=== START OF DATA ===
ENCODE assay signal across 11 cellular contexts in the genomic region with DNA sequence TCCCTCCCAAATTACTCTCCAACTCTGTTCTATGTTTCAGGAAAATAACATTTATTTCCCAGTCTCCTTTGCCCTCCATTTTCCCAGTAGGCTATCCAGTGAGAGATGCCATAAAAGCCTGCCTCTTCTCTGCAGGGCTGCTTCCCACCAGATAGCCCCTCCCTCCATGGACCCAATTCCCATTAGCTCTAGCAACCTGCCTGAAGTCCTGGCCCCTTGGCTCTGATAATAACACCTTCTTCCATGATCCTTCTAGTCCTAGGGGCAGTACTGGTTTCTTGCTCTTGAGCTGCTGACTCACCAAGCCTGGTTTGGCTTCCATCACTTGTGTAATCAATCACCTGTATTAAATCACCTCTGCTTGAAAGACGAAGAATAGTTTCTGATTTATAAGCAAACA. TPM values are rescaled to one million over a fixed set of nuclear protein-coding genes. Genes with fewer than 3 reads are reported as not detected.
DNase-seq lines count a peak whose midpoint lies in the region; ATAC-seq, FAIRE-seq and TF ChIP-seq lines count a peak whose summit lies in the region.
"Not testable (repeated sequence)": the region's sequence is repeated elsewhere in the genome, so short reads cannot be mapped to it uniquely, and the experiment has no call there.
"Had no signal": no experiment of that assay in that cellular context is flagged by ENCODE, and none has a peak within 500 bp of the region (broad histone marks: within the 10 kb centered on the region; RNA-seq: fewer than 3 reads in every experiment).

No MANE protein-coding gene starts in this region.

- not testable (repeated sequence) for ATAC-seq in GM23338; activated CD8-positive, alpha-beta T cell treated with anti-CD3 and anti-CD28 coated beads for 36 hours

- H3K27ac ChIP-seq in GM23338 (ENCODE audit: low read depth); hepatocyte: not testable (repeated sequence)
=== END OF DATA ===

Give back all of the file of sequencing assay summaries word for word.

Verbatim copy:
ENCODE assay signal across 11 cellular contexts in the genomic region with DNA sequence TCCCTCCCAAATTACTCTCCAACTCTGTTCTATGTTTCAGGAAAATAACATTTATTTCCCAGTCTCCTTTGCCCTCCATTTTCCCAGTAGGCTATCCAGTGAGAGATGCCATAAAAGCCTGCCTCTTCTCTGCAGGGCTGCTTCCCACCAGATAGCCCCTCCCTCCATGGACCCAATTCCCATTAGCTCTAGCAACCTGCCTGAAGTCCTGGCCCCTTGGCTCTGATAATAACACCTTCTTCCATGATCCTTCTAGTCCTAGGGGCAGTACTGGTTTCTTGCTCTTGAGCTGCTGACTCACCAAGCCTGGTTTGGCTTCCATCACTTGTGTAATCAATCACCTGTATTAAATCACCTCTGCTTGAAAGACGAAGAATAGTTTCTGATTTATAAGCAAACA. TPM values are rescaled to one million over a fixed set of nuclear protein-coding genes. Genes with fewer than 3 reads are reported as not detected.
DNase-seq lines count a peak whose midpoint lies in the region; ATAC-seq, FAIRE-seq and TF ChIP-seq lines count a peak whose summit lies in the region.
"Not testable (repeated sequence)": the region's sequence is repeated elsewhere in the genome, so short reads cannot be mapped to it uniquely, and the experiment has no call there.
"Had no signal": no experiment of that assay in that cellular context is flagged by ENCODE, and none has a peak within 500 bp of the region (broad histone marks: within the 10 kb centered on the region; RNA-seq: fewer than 3 reads in every experiment).

No MANE protein-coding gene starts in this region.

- not testable (repeated sequence) for ATAC-seq in GM23338; activated CD8-positive, alpha-beta T cell treated with anti-CD3 and anti-CD28 coated beads for 36 hours

- H3K27ac ChIP-seq in GM23338 (ENCODE audit: low read depth); hepatocyte: not testable (repeated sequence)